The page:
> (EPCIP). A key element of EPCIP is the Directive on the identification and
> designation of European Critical Infrastructures, which identifies the ICT
> sector as a future priority sector. One element of the CIIP action plan is
> to further develop the criteria for identifying European Critical
> Infrastructures for the ICT sector which will help implement the above
> mentioned Directive.
> The proposed actions are also complementary to existing third pillar
> initiatives – e.g. fight against cyber-crime – as envisaged by the Council
> Framework Decision on Attacks Against Information Systems adopted in 2005
> (2005/222/JHA). As the CIIP initiative focuses on prevention, preparedness
> and awareness to enhance the intrinsic security and resilience of CII, it
> does not conflict with or duplicate the efforts carried out under the
> pillar, i.e. by police and judicial cooperation addressing measures to
> prevent, fight and prosecute criminal and terrorist activities targeting
> How does the Commission's action plan relate to international efforts in
> this area?
> This initiatives takes stock and builds upon recognised international
> principles such as the G8 principles on CIIP, the UN General Assembly
> Resolution 58/199 'Creation of a global culture of cybersecurity and the
> protection of critical information infrastructures' and the recent OECD
> Recommendation on the Protection of Critical Information Infrastructures.
> The initiative complements work conducted by NATO on cyber-security –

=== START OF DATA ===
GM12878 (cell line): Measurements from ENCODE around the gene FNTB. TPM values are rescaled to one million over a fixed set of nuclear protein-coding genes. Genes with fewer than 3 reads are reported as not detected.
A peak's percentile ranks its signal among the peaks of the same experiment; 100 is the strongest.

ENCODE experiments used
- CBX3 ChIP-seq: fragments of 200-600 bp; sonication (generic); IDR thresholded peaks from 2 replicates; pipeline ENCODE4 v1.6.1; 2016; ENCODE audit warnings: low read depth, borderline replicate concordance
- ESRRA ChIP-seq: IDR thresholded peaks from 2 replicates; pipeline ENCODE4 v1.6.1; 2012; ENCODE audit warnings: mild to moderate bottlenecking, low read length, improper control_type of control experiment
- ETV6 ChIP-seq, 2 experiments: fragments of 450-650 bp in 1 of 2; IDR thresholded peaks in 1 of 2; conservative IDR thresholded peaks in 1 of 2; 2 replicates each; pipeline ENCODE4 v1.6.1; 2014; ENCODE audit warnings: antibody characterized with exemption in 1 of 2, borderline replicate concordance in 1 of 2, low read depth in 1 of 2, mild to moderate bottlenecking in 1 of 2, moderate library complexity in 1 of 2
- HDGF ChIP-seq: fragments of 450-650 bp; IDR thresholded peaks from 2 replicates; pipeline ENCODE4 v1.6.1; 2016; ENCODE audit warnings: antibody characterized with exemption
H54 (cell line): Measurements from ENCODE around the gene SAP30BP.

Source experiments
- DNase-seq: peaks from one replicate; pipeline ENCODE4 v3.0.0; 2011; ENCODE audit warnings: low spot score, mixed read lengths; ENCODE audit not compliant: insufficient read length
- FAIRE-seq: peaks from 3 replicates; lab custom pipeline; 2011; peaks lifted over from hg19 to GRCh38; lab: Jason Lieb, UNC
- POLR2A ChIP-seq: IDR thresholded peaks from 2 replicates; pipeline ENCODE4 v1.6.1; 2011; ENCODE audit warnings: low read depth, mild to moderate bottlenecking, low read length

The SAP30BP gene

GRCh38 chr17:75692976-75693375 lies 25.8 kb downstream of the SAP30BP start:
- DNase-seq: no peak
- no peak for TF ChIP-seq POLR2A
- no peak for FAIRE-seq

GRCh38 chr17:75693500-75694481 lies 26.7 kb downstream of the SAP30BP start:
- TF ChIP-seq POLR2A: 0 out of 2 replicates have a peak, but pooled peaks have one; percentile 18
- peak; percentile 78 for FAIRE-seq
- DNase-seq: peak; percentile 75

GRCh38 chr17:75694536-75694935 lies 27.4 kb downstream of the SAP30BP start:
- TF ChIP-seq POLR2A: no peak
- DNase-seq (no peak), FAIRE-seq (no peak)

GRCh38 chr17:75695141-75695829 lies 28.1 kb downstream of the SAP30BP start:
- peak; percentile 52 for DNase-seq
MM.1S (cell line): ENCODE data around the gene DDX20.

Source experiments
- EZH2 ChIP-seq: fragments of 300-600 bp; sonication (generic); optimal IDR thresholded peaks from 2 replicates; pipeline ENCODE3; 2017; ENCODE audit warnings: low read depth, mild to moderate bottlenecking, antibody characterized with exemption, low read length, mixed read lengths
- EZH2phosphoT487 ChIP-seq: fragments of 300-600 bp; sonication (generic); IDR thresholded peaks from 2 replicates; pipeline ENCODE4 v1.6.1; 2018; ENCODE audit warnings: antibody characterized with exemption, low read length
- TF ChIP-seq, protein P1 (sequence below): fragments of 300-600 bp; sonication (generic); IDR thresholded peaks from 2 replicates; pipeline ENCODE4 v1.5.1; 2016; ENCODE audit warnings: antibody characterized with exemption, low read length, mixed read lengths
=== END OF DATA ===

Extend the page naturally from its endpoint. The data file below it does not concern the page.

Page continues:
> specifically the common policy on cyber defence and the activities of the
> Cyber Defence Management Authority (CDMA), announced by NATO on April
> as well as the outputs of the NATO's Cooperative Cyber Defence Centre of
> Excellence (CCD-COE). NATO initiatives are mostly focused on military
> defence whereas the Commission's proposal works to facilitate the
> coordination and cooperation of public and private resources and
> capabilities across Member States.
> Does the action plan include regulatory measures for the Internet?
> The action plan does not propose any measure aimed at regulating the
> Internet. It proposes three complementary activities to enhance the
> resilience and stability of the Internet.
> The Commission will launch a Europe-wide debate to define EU priorities
> the long-term resiliency and stability of the Internet.
> The Commission will work with Member States to define appropriate
> and guidelines for Internet resilience and stability.
> The Commission, together with Member States, will develop a roadmap to
> promote these principles and guidelines at the global level, building upon
> strategic cooperation with third countries.
> What is the timing envisaged by the action plan?
> The different actions have different targets and timelines, running from
> 2009 until the end of 2011. However continuous European efforts will still
> be needed beyond 2011. A stock-taking exercise will already be conducted
> the end of 2010 and lessons learned will be used as an input into the
> on the future of Network and Information Security beyond 2012.
> How will the Commission monitor the implementation of the action plan?
> The Commission identified in the impact assessment of the Communication a
> number of indicators for achieving the objectives of the action plan.
> include, the number of meetings and conferences organised at EU level with
> relevance to security and resilience of CII; the agreements on common
> terminology and procedures for the collection and dissemination of
> information on economic impacts of security incidents; the number of
> National/Governmental CERTs participating in the European Governmental
> Group; the number of international agreements on mutual assistance,
> recovery, and remedial strategies for the resilience and stability of the
>  A group of computers, often very large, that malicious hackers have
> brought under their control. While most owners are oblivious to the
> infection, the networks of tens of thousands of computers are used to
> spam e-mail campaigns, denial-of-service attacks or online fraud schemes.